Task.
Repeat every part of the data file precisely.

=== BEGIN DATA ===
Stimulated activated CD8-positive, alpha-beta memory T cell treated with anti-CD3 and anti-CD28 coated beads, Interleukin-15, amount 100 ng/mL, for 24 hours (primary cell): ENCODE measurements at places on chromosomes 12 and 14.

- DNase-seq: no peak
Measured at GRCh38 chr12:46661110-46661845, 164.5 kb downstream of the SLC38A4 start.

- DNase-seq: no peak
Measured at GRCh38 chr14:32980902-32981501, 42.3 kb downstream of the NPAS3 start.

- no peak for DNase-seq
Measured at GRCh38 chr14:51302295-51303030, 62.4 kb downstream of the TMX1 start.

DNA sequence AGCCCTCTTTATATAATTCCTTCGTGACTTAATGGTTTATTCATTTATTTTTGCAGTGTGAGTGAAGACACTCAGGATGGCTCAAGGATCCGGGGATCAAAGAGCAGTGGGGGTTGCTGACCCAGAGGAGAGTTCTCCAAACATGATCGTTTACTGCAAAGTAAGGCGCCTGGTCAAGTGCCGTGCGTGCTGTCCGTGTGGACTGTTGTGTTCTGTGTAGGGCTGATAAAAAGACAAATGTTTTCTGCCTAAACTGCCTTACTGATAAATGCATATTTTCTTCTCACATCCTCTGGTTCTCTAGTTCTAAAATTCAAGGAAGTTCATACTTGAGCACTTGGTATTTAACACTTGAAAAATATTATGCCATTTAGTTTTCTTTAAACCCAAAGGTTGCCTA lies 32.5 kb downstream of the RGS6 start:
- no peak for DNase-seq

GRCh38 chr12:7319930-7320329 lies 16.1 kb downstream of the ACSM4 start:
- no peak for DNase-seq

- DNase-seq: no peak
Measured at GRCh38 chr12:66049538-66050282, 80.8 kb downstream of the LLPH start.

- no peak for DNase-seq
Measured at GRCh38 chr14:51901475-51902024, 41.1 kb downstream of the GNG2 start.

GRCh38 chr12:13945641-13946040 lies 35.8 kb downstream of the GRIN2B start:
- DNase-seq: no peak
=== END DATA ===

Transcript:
Stimulated activated CD8-positive, alpha-beta memory T cell treated with anti-CD3 and anti-CD28 coated beads, Interleukin-15, amount 100 ng/mL, for 24 hours (primary cell): ENCODE measurements at places on chromosomes 12 and 14.

- DNase-seq: no peak
Measured at GRCh38 chr12:46661110-46661845, 164.5 kb downstream of the SLC38A4 start.

- DNase-seq: no peak
Measured at GRCh38 chr14:32980902-32981501, 42.3 kb downstream of the NPAS3 start.

- no peak for DNase-seq
Measured at GRCh38 chr14:51302295-51303030, 62.4 kb downstream of the TMX1 start.

DNA sequence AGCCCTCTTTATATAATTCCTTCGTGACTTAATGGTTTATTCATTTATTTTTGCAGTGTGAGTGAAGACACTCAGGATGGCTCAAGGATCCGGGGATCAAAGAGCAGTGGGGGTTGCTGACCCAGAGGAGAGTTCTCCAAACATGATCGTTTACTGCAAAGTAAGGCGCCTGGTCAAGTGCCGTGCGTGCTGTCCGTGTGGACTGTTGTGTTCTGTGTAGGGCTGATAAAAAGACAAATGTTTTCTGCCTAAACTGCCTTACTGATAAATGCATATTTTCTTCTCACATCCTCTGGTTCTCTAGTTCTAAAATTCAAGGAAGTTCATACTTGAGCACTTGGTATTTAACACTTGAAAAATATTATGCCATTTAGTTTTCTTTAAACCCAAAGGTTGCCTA lies 32.5 kb downstream of the RGS6 start:
- no peak for DNase-seq

GRCh38 chr12:7319930-7320329 lies 16.1 kb downstream of the ACSM4 start:
- no peak for DNase-seq

- DNase-seq: no peak
Measured at GRCh38 chr12:66049538-66050282, 80.8 kb downstream of the LLPH start.

- no peak for DNase-seq
Measured at GRCh38 chr14:51901475-51902024, 41.1 kb downstream of the GNG2 start.

GRCh38 chr12:13945641-13946040 lies 35.8 kb downstream of the GRIN2B start:
- DNase-seq: no peak